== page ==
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Water Serves Communities and Builds Livelihoods

by Andrea Chu, Sustainable Agriculture Analyst

Water is our most vital resource and on World Water Day, I’m happy to share one of the ways Campbell is working to minimize water risks for our company and our hometown communities.

 

Recently, I got to see firsthand the great results of a ten-year long collaboration with local partners to improve the watershed in one of our hometowns of Napoleon, Ohio.

 

We’ve called Napoleon, Ohio home for more than 60 years. Our plant there is our largest and cooks up more than 619 million cans of soup a year, 678 million cans and bottles of V8 vegetable juice and 136 million jars of Prego pasta and Pace sauces. The plant is nestled right alongside the Maumee River, which flows through 18 counties in northwestern Ohio and northeastern Indiana. The Maumee feeds into Lake Erie and the Maumee Watershed is the biggest of the Great Lakes. Campbell and many communities rely on that river.

 

However, Lake Erie and the Maumee watershed have faced decades of water quality threats with recurring algal blooms and dead zones—killing wildlife and making clean water for communities a challenge. Farmland makes up two-thirds of the watershed and nutrient runoff from agriculture is the leading cause of water quality issues.

 

 

The Maumee River is an essential resource for our operations. Which is why in 2008, when the Ohio Environmental Protection Agency alerted Campbell that water in the river had high concentrations of nitrates, we worked with the broader community to address the root cause.  We continue to work closely with the Ohio EPA on this issue.

 

Since then, we’ve given nearly $540,000 to water quality improvement projects on farms across six counties within the watershed and helped to prevent 454 tons of nitrates from entering the Maumee River. In partnership with Conservation Action Project, Soil and Water Conservation Districts, and the Ohio Department of Natural Resources, we’ve been able to support 130 farmers in implementing three practices that are effective in minimizing nutrient runoff from croplands: cover crops, controlled drainage and wetland establishment.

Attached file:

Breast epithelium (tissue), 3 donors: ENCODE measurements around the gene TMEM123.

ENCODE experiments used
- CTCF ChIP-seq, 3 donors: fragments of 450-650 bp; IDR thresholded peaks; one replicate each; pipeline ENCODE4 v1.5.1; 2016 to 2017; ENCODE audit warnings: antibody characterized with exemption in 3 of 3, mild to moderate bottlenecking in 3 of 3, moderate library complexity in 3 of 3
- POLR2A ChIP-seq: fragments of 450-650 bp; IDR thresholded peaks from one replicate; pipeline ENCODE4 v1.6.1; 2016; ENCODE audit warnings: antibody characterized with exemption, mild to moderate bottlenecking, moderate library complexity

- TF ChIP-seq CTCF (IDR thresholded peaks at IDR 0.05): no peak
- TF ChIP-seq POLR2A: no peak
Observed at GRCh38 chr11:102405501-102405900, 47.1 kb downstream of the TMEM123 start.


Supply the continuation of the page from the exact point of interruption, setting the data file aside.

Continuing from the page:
Nutrient Retention

Cover cropping – the practice of planting fields between harvests instead of leaving the field bare – not only prevents soil erosion, but also holds nutrients in the soil until the next season’s crop can use it instead of allowing it to flow into nearby waterways when it rains.

Through this collective action, 60 farmers have adopted cover crops on more than 3,000 acres in the Maumee watershed.

 

 

Water Management

Controlled drainage is a practice that uses a water control structure to manage how quickly and when the water flows off the field. Studies have shown that controlled drainage can remove between 40-60% of nitrogen present in runoff if used at large scale and across northwestern Ohio. County Soil and Water Conservation Districts have installed controlled drainage systems on close to 3,800 acres with 72 farmers.

 

Wetlands

Of the three practices, wetlands establishment is one of the biggest and costliest undertakings as it requires farmers to take land out of production, but with cost-share from Campbell, two landowners have converted 20 acres into wetlands. These wetlands provide erosion control, water filtration and flood control, as well as habitat for fish and wildlife. Since establishing his wetland, farmer Tony Singer frequently takes walks out there, where he’s seen turtles, ducks, and trout.

 

 

This story from Ohio is just one of the ways Campbell is working to protect our waterways and safeguard the natural resources we share with our neighbors.

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